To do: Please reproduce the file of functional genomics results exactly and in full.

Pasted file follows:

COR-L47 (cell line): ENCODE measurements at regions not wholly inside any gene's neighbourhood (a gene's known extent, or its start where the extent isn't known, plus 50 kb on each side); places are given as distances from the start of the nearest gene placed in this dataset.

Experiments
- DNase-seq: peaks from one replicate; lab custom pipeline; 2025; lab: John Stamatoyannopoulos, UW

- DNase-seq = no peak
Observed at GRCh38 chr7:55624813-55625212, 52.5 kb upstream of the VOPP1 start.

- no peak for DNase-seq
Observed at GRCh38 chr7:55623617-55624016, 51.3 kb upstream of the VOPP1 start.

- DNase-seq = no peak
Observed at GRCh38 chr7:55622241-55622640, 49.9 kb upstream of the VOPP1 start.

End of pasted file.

COR-L47 (cell line): ENCODE measurements at regions not wholly inside any gene's neighbourhood (a gene's known extent, or its start where the extent isn't known, plus 50 kb on each side); places are given as distances from the start of the nearest gene placed in this dataset.

Experiments
- DNase-seq: peaks from one replicate; lab custom pipeline; 2025; lab: John Stamatoyannopoulos, UW

- DNase-seq = no peak
Observed at GRCh38 chr7:55624813-55625212, 52.5 kb upstream of the VOPP1 start.

- no peak for DNase-seq
Observed at GRCh38 chr7:55623617-55624016, 51.3 kb upstream of the VOPP1 start.

- DNase-seq = no peak
Observed at GRCh38 chr7:55622241-55622640, 49.9 kb upstream of the VOPP1 start.